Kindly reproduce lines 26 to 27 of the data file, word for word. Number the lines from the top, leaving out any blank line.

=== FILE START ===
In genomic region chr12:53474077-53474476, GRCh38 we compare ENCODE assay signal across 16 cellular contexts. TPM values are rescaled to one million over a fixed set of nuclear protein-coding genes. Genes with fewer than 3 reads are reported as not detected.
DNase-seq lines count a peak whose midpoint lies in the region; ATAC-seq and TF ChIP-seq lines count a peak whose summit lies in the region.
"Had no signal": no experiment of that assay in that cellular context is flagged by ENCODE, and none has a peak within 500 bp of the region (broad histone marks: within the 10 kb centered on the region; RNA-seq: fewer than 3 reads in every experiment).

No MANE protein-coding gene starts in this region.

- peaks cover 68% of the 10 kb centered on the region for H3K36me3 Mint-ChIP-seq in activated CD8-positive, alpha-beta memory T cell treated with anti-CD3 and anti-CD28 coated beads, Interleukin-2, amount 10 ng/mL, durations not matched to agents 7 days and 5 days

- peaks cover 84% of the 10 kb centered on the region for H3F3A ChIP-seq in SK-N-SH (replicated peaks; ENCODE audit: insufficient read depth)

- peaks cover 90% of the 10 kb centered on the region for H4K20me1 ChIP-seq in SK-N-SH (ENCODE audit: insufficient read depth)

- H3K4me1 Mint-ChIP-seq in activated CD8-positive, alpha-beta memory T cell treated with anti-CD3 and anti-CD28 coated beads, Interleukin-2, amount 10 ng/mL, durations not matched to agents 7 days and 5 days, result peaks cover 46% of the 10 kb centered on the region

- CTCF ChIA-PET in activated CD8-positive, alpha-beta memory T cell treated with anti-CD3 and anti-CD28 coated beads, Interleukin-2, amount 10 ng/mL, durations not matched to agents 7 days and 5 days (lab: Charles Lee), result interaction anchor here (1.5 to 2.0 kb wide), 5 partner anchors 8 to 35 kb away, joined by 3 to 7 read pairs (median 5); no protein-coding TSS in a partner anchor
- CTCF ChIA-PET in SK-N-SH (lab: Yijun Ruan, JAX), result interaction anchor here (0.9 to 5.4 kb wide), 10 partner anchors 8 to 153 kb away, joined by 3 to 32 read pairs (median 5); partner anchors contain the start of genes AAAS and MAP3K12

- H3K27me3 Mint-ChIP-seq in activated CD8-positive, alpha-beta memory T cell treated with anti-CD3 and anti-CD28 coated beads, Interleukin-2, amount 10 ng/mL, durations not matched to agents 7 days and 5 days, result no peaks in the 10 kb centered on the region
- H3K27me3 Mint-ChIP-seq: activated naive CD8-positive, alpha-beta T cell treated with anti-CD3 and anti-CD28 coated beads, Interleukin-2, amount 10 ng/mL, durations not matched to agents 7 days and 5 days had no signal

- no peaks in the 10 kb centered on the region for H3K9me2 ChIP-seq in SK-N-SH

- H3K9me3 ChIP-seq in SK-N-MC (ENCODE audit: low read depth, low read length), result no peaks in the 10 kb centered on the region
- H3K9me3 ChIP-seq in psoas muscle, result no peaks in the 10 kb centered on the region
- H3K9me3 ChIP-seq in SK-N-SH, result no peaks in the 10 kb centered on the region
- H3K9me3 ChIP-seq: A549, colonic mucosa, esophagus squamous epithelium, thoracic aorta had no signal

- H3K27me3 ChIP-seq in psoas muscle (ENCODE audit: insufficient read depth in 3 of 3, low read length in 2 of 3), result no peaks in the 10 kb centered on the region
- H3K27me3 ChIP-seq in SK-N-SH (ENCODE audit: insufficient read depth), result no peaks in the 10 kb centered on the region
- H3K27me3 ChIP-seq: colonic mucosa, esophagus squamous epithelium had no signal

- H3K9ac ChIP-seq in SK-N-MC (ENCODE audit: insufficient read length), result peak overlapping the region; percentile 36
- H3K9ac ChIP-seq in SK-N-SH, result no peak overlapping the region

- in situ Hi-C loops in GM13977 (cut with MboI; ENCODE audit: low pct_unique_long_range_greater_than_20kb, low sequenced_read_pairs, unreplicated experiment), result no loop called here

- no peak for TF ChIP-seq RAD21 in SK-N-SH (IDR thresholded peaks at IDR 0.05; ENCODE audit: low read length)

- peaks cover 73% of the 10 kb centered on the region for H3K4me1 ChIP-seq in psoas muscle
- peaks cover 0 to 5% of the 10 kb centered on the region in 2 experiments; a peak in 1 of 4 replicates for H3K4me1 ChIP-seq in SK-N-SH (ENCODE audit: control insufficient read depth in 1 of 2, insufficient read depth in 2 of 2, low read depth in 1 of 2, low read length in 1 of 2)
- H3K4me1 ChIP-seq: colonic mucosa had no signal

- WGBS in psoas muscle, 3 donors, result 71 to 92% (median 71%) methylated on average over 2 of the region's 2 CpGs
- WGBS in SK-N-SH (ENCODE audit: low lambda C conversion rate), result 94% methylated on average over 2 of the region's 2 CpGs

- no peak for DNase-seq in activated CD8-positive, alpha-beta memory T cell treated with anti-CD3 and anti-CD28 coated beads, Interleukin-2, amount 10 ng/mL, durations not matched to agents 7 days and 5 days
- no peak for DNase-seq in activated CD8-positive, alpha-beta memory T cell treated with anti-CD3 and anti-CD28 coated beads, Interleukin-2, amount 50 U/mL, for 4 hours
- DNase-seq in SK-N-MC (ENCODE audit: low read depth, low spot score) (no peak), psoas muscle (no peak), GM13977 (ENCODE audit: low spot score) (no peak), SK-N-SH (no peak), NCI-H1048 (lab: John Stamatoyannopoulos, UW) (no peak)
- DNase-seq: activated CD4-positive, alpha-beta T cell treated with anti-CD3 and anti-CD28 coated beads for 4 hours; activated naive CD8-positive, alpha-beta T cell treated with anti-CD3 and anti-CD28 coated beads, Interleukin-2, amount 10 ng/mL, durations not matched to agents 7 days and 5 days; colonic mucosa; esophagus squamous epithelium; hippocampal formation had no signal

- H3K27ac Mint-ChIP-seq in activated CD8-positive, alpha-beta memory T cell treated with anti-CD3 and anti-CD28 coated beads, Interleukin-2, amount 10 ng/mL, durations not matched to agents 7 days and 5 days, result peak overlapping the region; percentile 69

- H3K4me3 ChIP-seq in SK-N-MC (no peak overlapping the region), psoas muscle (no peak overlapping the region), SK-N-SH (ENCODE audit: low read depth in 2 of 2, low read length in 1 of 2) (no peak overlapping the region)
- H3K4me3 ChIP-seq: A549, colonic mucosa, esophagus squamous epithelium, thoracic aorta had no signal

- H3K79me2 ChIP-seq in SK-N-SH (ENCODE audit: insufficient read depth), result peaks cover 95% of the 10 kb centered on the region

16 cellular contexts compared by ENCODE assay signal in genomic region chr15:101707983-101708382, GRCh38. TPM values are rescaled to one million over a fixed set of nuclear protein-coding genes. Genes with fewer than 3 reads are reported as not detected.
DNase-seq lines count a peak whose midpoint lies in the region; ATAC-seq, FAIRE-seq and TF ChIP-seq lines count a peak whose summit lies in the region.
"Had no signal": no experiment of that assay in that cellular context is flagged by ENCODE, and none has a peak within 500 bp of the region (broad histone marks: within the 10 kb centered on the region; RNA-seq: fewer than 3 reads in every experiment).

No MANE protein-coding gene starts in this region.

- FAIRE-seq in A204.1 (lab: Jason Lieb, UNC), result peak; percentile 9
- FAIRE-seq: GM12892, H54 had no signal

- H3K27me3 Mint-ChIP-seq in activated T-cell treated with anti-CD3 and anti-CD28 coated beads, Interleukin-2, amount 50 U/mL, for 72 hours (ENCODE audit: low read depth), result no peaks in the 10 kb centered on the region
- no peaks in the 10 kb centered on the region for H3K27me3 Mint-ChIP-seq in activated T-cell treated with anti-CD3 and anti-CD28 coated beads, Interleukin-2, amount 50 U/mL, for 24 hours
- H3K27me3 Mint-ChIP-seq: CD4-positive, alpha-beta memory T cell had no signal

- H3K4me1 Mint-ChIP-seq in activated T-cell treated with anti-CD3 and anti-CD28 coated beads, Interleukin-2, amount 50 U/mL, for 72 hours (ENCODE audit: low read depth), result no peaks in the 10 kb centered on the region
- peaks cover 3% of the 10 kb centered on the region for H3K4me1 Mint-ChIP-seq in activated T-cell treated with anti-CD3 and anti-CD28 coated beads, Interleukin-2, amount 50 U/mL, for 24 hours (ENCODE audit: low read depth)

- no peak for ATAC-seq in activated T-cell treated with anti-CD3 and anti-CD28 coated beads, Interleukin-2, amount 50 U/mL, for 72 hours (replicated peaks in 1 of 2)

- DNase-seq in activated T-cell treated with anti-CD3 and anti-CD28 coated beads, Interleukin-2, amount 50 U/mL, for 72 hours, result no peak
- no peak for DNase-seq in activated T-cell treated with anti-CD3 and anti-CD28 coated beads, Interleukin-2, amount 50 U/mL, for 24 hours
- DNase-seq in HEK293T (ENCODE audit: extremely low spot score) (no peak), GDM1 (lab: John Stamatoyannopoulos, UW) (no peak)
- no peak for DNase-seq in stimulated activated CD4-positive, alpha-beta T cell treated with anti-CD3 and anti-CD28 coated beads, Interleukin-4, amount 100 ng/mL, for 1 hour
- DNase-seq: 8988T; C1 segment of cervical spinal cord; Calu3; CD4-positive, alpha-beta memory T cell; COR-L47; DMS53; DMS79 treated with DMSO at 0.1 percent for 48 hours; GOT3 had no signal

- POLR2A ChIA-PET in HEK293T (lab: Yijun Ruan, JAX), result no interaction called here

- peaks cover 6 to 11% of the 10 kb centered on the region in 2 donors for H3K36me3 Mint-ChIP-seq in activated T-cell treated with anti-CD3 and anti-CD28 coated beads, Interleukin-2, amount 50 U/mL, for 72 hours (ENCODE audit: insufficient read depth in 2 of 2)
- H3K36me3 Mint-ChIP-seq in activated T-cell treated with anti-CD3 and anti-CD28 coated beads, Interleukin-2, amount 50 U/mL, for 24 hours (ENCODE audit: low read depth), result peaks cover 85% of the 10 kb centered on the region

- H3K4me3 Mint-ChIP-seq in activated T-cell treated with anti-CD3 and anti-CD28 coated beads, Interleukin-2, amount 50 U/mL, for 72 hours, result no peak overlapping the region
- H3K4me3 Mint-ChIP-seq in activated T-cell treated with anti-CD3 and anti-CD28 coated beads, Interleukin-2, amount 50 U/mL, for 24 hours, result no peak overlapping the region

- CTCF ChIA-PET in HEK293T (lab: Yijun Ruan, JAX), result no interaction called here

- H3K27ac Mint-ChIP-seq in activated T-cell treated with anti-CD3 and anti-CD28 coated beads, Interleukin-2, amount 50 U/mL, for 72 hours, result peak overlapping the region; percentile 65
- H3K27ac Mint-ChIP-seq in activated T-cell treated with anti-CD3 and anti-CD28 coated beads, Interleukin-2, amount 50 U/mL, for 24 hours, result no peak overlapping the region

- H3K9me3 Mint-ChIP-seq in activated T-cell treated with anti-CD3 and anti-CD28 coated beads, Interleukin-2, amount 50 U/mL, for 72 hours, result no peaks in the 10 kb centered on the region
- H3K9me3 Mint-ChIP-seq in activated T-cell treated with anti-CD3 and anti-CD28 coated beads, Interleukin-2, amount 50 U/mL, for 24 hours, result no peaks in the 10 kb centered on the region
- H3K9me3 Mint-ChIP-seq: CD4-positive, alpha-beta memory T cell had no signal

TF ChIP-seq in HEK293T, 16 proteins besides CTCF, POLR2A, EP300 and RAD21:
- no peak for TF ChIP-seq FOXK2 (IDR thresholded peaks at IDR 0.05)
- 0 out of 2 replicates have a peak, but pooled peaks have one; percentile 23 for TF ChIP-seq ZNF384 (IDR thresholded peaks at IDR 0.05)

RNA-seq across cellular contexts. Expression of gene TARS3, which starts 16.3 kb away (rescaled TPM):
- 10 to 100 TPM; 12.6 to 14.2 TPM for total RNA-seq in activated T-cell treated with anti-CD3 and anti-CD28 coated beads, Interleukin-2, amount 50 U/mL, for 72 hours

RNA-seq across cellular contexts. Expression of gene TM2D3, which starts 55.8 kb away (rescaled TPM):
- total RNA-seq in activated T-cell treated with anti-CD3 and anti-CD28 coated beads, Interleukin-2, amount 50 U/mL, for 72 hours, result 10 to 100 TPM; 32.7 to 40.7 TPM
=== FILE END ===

- peaks cover 0 to 5% of the 10 kb centered on the region in 2 experiments; a peak in 1 of 4 replicates for H3K4me1 ChIP-seq in SK-N-SH (ENCODE audit: control insufficient read depth in 1 of 2, insufficient read depth in 2 of 2, low read depth in 1 of 2, low read length in 1 of 2)
- H3K4me1 ChIP-seq: colonic mucosa had no signal